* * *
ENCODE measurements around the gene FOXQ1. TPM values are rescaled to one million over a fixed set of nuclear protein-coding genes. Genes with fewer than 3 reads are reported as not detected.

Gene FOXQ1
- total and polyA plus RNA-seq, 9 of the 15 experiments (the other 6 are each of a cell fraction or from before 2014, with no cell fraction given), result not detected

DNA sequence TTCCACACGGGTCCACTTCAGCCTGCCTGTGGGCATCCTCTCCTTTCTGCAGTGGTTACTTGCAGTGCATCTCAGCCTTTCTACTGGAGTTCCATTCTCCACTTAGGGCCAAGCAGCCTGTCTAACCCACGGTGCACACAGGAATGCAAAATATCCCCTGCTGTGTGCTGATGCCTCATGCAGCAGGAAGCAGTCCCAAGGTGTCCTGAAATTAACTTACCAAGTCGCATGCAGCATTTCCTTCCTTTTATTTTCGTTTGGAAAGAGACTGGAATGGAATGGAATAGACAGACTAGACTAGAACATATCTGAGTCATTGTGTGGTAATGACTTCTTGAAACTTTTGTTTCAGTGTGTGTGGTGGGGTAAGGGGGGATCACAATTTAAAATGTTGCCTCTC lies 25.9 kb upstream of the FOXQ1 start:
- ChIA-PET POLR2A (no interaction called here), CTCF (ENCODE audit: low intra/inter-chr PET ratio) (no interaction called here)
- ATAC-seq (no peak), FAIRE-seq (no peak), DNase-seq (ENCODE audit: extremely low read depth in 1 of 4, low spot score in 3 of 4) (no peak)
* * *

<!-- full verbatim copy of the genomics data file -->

ENCODE measurements around the gene FOXQ1. TPM values are rescaled to one million over a fixed set of nuclear protein-coding genes. Genes with fewer than 3 reads are reported as not detected.

Gene FOXQ1
- total and polyA plus RNA-seq, 9 of the 15 experiments (the other 6 are each of a cell fraction or from before 2014, with no cell fraction given), result not detected

DNA sequence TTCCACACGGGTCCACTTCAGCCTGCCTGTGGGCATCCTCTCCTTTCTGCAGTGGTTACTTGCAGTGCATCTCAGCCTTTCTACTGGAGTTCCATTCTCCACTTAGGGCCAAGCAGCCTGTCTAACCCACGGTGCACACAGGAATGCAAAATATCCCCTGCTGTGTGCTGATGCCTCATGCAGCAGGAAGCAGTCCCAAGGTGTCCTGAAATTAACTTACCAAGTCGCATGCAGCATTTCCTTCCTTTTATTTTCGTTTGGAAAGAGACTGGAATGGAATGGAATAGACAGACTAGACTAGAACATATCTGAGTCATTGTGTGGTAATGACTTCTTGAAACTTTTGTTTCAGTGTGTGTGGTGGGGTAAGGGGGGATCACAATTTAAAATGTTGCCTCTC lies 25.9 kb upstream of the FOXQ1 start:
- ChIA-PET POLR2A (no interaction called here), CTCF (ENCODE audit: low intra/inter-chr PET ratio) (no interaction called here)
- ATAC-seq (no peak), FAIRE-seq (no peak), DNase-seq (ENCODE audit: extremely low read depth in 1 of 4, low spot score in 3 of 4) (no peak)